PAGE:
Potential for eradication of the exotic plant pathogens Phytophthora kernoviae and Phytophthora ramorum during composting

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Noble, Ralph ; Blackburn, J. ; Thorp, G. ; Dobrovin-Pennington, Andreja ; Pietravalle, S. ; Kerins, G. ; Allnutt, T. R. ; Henry, C. M. (2011)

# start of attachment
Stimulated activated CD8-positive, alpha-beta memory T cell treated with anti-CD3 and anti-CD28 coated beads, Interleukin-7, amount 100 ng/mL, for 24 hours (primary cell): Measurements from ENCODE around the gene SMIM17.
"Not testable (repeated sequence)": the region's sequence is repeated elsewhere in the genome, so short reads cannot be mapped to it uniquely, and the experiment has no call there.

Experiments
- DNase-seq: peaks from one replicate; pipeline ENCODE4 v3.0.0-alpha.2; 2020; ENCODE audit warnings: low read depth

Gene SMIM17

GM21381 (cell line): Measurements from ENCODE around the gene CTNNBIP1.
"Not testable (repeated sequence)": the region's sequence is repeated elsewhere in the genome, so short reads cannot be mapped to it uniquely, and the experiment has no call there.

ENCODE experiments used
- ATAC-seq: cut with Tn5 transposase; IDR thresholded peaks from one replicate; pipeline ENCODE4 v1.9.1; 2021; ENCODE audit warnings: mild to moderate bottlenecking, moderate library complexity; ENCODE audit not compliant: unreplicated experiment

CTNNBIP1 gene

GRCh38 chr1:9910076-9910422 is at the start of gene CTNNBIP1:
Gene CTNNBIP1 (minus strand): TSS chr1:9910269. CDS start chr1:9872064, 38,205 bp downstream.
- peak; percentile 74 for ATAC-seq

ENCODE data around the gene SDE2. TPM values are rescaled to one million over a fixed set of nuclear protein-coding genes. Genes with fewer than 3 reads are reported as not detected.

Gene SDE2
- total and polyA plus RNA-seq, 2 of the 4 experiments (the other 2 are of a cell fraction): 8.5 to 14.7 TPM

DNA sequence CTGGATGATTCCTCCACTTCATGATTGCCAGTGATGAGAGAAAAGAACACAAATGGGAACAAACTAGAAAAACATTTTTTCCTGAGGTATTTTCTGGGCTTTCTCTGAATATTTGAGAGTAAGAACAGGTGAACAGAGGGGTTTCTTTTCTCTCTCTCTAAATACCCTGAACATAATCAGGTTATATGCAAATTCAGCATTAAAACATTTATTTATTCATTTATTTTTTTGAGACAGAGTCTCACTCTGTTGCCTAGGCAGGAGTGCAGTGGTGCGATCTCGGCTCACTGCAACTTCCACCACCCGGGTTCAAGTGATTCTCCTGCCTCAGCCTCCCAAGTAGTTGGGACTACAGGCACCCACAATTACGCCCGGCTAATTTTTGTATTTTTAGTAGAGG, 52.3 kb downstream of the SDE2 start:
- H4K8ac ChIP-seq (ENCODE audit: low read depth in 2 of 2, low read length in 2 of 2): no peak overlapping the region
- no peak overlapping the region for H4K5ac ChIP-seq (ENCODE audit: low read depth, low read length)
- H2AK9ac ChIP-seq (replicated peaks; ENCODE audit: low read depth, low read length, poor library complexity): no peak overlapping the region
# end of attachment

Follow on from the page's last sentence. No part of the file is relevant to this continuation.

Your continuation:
Temperature and exposure time effects on Phytophthora kernoviae and Phytophthora ramorum viability were examined in flasks of compost and in a large-scale composting system containing plant waste. Cellophane, rhododendron leaf and peat-based inoculum of P. kernoviae and P. ramorum isolates were used in flasks; naturally infected leaves were inserted into a large-scale system. Exposures of 5 and 10 days respectively at a mean temperature of 35 degrees C in flask and large-scale composts reduced P. kernoviae and P. ramorum inocula to below detection limits using semi-selective culturing. Although P. ramorum was undetectable after a 1-day exposure of inoculum to compost at 40 degrees C in flasks, it survived on leaves exposed to a mean temperature of 40.9 degrees C for 5 days in a large-scale composting system. No survival of P. ramorum was detected after exposure of infected leaves for 5 days to a mean temperature of >= 41.9 degrees C (32.8 degrees C for P. kernoviae) or for 10 days at >= 31.8 degrees C (25.9 degrees C for Phytophthora pseudosyringae on infected bilberry stems) in large-scale systems. Fitted survival probabilities of P. ramorum on infected leaves exposed in a large-scale system for 5 days at 45 degrees C or for 10 days at 35 degrees C were <3%, for an average initial infection level of leaves of 59.2%. RNA quantification to measure viability was shown to be unreliable in environments that favour RNA preservation: high levels of ITS1 RNA were recovered from P. kernoviae- and P. ramorum-infected leaves exposed to composting plant wastes at >53 degrees C, when all culture results were negative.
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